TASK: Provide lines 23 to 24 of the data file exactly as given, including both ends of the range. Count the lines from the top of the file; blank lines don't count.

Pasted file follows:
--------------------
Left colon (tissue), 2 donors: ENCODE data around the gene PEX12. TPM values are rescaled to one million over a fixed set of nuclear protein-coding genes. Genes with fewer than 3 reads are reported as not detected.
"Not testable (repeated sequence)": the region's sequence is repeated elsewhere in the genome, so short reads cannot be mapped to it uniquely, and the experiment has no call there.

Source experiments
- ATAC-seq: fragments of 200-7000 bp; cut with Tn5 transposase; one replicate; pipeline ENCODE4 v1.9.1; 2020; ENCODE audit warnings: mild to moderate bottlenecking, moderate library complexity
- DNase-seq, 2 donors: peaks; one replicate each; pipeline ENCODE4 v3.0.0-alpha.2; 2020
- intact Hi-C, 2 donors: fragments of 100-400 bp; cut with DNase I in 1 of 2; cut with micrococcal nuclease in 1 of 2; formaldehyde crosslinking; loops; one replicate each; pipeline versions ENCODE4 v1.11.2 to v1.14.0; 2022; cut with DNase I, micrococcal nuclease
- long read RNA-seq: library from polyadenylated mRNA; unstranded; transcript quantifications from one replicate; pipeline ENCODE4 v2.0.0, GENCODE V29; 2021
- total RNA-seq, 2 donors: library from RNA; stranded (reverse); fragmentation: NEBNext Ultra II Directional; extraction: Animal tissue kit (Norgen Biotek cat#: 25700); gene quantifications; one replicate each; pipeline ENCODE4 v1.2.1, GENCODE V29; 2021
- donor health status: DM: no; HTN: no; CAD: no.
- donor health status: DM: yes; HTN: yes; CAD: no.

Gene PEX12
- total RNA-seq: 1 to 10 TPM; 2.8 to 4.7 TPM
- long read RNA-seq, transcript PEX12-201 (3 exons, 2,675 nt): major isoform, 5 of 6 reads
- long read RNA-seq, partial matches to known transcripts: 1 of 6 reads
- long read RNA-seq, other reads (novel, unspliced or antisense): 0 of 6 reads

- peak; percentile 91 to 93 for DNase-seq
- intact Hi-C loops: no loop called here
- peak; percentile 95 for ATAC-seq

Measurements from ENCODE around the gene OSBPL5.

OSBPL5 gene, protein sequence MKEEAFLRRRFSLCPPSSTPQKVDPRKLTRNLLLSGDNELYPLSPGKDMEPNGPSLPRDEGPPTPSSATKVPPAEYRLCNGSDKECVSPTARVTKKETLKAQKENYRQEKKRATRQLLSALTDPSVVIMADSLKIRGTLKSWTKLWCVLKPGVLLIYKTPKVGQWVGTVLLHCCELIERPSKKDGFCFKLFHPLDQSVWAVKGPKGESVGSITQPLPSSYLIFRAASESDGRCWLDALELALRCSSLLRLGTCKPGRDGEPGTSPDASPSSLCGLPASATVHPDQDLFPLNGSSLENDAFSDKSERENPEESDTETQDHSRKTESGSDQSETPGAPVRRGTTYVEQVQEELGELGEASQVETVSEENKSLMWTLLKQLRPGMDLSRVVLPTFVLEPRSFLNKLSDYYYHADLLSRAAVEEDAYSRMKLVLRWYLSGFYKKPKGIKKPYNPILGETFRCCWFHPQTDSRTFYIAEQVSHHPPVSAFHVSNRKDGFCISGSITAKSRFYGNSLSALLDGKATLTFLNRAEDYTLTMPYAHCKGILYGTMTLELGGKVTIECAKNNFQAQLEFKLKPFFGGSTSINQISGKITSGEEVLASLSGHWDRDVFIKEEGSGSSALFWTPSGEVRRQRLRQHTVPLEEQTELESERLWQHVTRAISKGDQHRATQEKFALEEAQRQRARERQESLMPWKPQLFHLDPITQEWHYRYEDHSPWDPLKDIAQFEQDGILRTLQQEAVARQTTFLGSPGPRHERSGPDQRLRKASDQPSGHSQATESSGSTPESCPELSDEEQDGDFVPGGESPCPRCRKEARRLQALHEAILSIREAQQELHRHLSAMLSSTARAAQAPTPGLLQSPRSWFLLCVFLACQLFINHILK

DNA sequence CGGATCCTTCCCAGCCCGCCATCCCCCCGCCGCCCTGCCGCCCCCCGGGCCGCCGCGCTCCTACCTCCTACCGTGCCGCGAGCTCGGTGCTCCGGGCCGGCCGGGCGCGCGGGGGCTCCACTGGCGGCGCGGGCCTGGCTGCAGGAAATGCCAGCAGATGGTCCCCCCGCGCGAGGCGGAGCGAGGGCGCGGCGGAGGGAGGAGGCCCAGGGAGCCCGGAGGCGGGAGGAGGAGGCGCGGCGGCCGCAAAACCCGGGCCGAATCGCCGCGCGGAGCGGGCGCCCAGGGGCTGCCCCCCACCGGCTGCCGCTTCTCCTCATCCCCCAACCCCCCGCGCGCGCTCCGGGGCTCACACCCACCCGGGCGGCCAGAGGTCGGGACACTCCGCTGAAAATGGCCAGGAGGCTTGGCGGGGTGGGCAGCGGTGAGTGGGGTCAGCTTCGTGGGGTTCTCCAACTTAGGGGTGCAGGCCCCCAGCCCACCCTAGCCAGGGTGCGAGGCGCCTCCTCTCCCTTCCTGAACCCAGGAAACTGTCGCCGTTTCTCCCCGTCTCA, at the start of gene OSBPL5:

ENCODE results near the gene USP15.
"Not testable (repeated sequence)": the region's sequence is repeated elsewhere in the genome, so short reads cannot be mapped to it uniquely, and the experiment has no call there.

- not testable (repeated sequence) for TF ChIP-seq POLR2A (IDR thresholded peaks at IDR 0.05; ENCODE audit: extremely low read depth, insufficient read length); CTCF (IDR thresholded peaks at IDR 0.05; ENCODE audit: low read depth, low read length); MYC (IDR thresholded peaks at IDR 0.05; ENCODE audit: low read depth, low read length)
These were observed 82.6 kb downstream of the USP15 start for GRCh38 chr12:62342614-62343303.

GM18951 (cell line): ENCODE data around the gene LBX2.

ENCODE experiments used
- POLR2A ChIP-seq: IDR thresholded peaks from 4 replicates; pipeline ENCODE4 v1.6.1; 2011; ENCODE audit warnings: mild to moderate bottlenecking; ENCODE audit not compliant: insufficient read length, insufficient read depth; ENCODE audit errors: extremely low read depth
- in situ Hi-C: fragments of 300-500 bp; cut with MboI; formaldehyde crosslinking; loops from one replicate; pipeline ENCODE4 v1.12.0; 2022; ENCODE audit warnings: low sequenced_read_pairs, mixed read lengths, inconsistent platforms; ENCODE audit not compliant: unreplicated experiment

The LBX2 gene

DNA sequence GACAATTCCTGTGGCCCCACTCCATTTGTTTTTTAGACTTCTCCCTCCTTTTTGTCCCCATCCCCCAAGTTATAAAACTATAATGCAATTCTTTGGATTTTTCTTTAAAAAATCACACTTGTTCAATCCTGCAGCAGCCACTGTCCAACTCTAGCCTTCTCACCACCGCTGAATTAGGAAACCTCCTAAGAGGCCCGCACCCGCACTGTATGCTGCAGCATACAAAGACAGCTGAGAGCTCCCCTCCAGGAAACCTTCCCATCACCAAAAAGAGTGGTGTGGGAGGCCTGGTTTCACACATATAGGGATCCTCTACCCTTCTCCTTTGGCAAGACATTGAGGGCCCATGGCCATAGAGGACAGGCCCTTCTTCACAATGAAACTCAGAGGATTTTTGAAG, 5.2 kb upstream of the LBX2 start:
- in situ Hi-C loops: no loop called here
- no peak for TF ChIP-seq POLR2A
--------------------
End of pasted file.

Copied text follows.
"Not testable (repeated sequence)": the region's sequence is repeated elsewhere in the genome, so short reads cannot be mapped to it uniquely, and the experiment has no call there.

- not testable (repeated sequence) for TF ChIP-seq POLR2A (IDR thresholded peaks at IDR 0.05; ENCODE audit: extremely low read depth, insufficient read length); CTCF (IDR thresholded peaks at IDR 0.05; ENCODE audit: low read depth, low read length); MYC (IDR thresholded peaks at IDR 0.05; ENCODE audit: low read depth, low read length)